If you want to kick it up even another notch, silver-plated contact tips are also available in a heavy-duty version that can withstand heat up to 1,472 degrees. That makes them one of the only choices for extremely high-amp, long cycle robotic applications.

Contact Tip Recess and Stick-Out

Weld quality and productivity can also be affected by the contact tip recess, which is its position inside the nozzle. When it’s aligned correctly, it can reduce spatter and porosity in the weld puddle, as well as burnthrough or warping on thinner materials.

Contact tips typically come in one of four recess measurements, ranging from ¼-inch in to ⅛ -inch out.

  • ¼ inch and ⅛ inch recesses are best for argon-rich mixed gas, spray transfer, and metal-cored wire, on jobs less than 200 amps
  • A flush recess (meaning even with the exterior) is a good choice if you’re using gas with a low argon concentration, or 100% CO2 gas.
  • A ⅛ inch extension is best for hard-to-reach joints.

RELATED: How to Prevent Premature Contact Tip Failure

The more the tip is recessed, the more the wire sticks out. And a good rule of thumb is to use the shortest wire stickout possible for the job. The shorter you can make your recess and stickout, the less voltage and stability you’ll have.

Welding contact tip sizes

Ideally, you’ll use a contact time that lets the feed wire move through it with minimal resistance yet maintaining electrical contact. In most cases, that means using a contact tip size that matches the size of the wire. You’ll see two separate measurements for the tip size. Outside diameters can range from 6 to 10 mm and the inside (bore) diameter ranges between 0.7 and 3 mm.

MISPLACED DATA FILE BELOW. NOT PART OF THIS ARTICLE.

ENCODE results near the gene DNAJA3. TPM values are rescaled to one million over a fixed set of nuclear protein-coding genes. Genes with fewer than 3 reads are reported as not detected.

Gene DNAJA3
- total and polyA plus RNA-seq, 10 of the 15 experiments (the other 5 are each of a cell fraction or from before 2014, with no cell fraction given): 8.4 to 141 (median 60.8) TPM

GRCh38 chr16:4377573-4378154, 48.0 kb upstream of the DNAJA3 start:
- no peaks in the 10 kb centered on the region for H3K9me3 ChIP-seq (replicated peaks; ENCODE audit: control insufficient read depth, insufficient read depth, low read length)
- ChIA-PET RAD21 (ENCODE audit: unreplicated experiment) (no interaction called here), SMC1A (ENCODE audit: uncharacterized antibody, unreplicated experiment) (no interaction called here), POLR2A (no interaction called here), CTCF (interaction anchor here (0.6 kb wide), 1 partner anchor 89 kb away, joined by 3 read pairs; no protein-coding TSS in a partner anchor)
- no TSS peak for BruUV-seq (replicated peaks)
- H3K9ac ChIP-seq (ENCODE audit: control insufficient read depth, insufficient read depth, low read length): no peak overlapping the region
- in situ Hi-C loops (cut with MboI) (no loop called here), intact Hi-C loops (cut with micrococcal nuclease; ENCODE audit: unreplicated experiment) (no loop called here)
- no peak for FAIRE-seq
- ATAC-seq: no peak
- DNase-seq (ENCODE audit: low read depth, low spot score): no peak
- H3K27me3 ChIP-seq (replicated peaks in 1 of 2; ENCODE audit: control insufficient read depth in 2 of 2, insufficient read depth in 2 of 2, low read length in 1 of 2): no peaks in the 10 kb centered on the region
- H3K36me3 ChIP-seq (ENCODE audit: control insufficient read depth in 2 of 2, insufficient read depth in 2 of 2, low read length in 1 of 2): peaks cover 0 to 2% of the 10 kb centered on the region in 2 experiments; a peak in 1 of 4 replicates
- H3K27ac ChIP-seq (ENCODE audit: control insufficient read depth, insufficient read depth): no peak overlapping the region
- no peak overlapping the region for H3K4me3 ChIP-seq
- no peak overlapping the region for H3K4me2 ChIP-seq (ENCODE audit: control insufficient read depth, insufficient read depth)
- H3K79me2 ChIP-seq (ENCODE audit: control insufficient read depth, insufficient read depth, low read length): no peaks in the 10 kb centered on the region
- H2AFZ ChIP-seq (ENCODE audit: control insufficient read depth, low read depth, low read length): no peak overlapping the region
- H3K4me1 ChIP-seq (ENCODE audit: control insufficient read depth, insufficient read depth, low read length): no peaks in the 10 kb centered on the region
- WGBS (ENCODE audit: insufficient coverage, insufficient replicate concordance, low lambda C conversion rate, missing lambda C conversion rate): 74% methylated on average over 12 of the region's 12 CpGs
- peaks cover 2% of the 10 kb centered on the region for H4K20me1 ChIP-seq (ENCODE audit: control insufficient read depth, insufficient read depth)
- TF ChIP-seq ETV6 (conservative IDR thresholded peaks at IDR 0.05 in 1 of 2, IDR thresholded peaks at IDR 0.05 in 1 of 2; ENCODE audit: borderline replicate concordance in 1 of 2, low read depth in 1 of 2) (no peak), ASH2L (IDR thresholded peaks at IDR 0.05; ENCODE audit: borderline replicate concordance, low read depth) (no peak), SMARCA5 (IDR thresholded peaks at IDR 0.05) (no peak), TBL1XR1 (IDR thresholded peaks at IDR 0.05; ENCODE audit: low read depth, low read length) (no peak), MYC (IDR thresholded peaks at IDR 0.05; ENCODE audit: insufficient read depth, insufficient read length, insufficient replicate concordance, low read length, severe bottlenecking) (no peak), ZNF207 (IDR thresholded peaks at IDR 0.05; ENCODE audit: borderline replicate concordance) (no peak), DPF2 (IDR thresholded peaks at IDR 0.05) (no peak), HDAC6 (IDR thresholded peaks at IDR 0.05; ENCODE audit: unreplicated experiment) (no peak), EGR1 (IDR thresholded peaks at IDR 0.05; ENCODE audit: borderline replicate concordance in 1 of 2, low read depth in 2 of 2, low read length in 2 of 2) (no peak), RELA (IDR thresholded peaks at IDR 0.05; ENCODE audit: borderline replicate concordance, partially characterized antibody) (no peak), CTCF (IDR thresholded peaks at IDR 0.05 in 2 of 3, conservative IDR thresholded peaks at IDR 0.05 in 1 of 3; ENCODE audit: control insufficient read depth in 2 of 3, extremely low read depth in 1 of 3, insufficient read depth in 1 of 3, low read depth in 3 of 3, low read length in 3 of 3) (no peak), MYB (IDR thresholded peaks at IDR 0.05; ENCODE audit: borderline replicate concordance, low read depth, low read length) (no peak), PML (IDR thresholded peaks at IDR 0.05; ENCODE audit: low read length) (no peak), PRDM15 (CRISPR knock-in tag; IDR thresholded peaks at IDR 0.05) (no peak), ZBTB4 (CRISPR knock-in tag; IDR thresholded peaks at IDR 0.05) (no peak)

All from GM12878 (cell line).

A contact tip that’s slightly smaller than the wire — especially if the wire is drum-fed or solid — can exert more pressure on the wire and hold it in place. This technique can increase your electric conductivity, but it can also cause problems like micro-arcing, erratic wire feeding, birdnesting, and others.

In the same vein, a contact tip that’s too large can lead to lower conductivity and higher temperatures. Both situations can lead to burnback.

Drawn Vs. Drilled Contact Tips

Equally as important as the exterior is whether the inside is drawn or drilled. Contact tips are usually made with a mandrel that heats the metal and draws it out into the correct shape. But copper doesn’t settle smoothly when it cools, which means the inside could contain high points. And those are like kryptonite to feed wire.

Drilled tips have one extra step in the manufacturing process — running a high-speed, cold drill through the bore. It creates a much smoother surface and gets rid of any high points. As a result, the quality of a drilled contact tip can be extremely better than one that’s drawn. It can also last 2 to 3 times longer, and the best part? The drilled interior doesn’t add to the price.

Quantity vs. Quality

Since a contact tip will eventually wear out no matter how it’s made, your instinct may be to gravitate toward the more affordable, general-use copper tips. However, it’s important to ask yourself whether a cheaper price up front will offset the cost of more frequent replacement and the potential downtime that comes with it.

Higher-priced contact tips, on the other hand, are made with greater precision and tighter tolerances, both of which lead to a better connection with the wire. So paying more in the beginning, could save you in the long run.

View our complete line of MIG welding contact tips to find exactly the right part for your job.